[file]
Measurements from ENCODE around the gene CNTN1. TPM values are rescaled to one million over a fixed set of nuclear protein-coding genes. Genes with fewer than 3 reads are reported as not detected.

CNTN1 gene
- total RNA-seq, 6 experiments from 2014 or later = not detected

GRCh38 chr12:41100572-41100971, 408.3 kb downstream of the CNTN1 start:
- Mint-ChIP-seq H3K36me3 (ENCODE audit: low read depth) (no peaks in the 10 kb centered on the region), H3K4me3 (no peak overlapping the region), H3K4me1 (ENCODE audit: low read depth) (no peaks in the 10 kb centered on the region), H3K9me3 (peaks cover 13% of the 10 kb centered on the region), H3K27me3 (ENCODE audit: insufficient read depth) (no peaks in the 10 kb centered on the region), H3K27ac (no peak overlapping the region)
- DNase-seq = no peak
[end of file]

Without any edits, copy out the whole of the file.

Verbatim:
Measurements from ENCODE around the gene CNTN1. TPM values are rescaled to one million over a fixed set of nuclear protein-coding genes. Genes with fewer than 3 reads are reported as not detected.

CNTN1 gene
- total RNA-seq, 6 experiments from 2014 or later = not detected

GRCh38 chr12:41100572-41100971, 408.3 kb downstream of the CNTN1 start:
- Mint-ChIP-seq H3K36me3 (ENCODE audit: low read depth) (no peaks in the 10 kb centered on the region), H3K4me3 (no peak overlapping the region), H3K4me1 (ENCODE audit: low read depth) (no peaks in the 10 kb centered on the region), H3K9me3 (peaks cover 13% of the 10 kb centered on the region), H3K27me3 (ENCODE audit: insufficient read depth) (no peaks in the 10 kb centered on the region), H3K27ac (no peak overlapping the region)
- DNase-seq = no peak